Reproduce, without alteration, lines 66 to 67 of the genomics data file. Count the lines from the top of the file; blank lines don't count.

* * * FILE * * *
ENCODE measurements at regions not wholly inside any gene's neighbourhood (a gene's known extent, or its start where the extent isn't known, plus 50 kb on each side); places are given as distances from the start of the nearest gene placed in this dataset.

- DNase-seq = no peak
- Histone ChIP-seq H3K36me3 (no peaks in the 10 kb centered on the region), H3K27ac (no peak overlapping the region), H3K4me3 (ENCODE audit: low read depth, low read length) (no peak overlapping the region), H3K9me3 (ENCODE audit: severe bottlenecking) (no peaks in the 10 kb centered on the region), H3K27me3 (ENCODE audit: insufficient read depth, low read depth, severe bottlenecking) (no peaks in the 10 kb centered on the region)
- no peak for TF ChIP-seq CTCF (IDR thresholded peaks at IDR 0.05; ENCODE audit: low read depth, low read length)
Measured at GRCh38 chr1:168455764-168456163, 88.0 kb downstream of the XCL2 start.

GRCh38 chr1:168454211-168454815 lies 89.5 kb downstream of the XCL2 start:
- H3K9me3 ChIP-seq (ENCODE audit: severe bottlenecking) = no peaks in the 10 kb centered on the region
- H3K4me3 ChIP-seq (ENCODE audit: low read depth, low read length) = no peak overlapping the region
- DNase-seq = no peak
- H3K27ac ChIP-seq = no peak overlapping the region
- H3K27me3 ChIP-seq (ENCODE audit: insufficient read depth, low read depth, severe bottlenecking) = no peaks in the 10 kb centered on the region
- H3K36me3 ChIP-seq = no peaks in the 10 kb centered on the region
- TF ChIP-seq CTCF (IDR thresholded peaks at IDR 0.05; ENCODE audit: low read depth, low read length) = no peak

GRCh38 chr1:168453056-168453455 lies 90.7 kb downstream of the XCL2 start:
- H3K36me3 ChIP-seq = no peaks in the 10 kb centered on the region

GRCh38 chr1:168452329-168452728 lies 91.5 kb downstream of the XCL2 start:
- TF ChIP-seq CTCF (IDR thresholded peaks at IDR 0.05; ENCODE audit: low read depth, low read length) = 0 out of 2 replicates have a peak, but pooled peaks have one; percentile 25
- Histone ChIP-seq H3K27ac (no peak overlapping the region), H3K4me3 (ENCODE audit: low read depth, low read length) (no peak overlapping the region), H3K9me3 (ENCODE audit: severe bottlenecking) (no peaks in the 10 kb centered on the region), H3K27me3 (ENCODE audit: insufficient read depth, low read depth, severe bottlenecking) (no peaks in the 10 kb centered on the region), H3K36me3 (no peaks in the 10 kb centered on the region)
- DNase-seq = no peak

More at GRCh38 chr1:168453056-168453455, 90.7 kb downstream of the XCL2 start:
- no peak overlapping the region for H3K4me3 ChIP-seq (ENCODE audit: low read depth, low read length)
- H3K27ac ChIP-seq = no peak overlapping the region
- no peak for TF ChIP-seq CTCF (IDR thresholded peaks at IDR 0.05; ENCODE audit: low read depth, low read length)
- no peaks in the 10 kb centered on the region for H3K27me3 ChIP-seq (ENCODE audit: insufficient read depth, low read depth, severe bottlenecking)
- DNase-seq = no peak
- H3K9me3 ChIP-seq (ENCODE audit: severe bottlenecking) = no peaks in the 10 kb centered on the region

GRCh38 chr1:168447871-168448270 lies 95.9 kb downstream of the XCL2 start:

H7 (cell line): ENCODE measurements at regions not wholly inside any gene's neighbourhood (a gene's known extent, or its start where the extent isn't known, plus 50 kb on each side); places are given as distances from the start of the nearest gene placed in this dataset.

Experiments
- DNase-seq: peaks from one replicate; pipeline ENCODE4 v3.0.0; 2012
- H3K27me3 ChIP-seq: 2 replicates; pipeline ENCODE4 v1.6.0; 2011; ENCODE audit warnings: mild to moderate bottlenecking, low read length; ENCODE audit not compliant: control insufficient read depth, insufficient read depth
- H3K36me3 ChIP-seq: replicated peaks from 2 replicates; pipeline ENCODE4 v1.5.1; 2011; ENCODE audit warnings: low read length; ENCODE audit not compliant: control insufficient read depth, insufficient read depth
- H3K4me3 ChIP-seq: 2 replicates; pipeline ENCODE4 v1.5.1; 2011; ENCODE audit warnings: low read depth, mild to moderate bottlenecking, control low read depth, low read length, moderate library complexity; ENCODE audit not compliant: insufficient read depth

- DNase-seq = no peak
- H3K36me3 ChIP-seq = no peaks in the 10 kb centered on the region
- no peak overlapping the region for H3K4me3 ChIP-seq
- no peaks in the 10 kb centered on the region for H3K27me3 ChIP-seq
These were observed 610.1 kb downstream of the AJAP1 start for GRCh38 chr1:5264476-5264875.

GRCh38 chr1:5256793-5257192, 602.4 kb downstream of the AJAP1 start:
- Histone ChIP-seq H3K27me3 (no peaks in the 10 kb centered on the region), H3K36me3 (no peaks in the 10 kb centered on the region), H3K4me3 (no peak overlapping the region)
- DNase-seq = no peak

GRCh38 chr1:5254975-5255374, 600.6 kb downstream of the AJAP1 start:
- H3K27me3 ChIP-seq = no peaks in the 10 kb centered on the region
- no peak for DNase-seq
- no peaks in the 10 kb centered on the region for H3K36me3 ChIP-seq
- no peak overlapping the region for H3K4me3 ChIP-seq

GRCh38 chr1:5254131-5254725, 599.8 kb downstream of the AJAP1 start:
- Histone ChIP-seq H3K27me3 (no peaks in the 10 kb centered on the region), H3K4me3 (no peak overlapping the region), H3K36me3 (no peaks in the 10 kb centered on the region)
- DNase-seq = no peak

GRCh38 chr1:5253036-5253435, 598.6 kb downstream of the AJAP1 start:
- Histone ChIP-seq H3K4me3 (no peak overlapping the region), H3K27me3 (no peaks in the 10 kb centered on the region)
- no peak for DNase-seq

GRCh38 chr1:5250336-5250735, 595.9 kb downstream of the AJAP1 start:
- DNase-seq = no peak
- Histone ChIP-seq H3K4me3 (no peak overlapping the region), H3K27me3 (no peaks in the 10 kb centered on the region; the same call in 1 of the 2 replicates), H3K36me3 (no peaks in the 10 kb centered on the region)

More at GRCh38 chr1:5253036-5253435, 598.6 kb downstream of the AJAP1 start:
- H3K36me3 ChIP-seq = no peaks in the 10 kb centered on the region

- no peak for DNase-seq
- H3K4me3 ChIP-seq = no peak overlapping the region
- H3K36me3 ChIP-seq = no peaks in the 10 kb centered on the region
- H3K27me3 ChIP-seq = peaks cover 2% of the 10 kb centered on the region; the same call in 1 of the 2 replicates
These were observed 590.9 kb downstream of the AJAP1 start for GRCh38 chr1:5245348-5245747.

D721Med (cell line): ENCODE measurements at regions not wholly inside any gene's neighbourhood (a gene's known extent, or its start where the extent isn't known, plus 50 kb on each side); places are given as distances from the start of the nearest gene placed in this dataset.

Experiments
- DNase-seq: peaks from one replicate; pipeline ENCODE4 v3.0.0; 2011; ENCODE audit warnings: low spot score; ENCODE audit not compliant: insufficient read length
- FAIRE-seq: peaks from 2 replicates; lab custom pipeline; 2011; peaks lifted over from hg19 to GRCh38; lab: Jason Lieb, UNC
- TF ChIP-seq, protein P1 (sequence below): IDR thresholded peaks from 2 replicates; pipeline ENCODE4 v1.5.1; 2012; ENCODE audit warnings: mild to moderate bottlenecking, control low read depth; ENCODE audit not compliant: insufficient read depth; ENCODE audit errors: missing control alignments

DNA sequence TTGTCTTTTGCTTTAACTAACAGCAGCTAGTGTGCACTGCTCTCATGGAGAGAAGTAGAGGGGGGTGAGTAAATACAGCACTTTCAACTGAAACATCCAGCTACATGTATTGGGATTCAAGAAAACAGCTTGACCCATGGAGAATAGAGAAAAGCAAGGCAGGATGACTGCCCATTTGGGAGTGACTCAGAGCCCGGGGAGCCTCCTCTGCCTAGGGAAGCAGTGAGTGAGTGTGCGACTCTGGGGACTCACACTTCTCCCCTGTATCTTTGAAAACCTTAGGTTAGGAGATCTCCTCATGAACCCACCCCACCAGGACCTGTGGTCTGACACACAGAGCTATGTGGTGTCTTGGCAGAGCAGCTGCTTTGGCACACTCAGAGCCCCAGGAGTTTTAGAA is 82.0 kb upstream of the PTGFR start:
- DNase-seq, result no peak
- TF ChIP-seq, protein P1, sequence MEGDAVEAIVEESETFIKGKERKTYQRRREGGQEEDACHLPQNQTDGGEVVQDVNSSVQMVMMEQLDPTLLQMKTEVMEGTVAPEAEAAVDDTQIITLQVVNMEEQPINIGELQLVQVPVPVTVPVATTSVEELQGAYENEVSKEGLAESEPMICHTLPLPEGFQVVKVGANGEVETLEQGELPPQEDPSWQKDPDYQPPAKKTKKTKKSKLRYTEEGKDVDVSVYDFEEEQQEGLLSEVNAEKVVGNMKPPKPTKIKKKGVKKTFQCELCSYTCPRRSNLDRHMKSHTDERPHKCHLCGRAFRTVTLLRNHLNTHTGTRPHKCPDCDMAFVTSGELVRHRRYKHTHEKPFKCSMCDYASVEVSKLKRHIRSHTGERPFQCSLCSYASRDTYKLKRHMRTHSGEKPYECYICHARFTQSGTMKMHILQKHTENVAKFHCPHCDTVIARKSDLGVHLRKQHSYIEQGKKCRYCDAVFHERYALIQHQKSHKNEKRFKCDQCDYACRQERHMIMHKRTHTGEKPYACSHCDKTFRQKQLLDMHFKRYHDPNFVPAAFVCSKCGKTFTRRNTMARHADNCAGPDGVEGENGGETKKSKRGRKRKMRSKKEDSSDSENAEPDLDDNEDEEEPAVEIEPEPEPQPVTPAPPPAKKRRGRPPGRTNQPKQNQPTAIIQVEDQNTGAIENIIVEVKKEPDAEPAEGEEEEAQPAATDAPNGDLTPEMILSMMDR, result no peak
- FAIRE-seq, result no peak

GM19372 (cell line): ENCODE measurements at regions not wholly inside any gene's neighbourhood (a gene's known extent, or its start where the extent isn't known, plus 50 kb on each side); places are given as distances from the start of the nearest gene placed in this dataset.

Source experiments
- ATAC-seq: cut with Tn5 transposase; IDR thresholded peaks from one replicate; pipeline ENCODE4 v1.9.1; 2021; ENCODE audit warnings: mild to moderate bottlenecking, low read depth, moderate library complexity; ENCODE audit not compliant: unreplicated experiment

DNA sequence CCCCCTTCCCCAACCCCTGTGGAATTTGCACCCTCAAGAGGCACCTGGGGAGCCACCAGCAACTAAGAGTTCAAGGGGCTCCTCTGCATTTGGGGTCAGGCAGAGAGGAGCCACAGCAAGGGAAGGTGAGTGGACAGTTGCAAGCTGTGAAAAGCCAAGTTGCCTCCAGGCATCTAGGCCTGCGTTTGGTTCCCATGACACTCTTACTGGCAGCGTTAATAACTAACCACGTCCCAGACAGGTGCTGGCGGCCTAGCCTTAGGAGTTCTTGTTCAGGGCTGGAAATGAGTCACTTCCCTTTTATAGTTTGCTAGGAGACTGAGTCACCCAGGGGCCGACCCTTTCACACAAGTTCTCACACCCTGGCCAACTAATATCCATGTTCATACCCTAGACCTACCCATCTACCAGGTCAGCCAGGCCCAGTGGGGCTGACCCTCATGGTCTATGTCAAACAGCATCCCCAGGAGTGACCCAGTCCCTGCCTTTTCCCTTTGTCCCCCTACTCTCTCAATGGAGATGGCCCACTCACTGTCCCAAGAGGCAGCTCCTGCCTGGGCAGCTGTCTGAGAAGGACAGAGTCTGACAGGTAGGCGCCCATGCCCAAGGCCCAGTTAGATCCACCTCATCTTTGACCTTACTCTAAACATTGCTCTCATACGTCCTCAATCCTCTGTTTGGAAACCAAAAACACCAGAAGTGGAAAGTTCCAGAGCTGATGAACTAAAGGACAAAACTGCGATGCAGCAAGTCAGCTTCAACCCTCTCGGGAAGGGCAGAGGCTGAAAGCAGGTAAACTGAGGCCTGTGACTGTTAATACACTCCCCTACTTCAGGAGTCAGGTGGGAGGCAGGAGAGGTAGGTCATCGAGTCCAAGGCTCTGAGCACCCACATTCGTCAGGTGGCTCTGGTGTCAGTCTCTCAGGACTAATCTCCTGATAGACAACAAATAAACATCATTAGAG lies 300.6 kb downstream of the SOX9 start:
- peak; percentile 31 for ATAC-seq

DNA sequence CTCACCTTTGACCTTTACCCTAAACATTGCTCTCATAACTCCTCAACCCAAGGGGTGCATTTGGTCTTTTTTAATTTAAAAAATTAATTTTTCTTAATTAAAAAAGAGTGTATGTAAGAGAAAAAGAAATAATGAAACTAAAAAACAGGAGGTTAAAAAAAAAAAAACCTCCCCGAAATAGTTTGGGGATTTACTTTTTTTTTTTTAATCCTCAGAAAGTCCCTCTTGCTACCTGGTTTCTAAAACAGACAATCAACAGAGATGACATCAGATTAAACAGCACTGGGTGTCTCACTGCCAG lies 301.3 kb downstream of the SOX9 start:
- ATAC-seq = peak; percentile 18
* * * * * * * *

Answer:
- FAIRE-seq: peaks from 2 replicates; lab custom pipeline; 2011; peaks lifted over from hg19 to GRCh38; lab: Jason Lieb, UNC
- TF ChIP-seq, protein P1 (sequence below): IDR thresholded peaks from 2 replicates; pipeline ENCODE4 v1.5.1; 2012; ENCODE audit warnings: mild to moderate bottlenecking, control low read depth; ENCODE audit not compliant: insufficient read depth; ENCODE audit errors: missing control alignments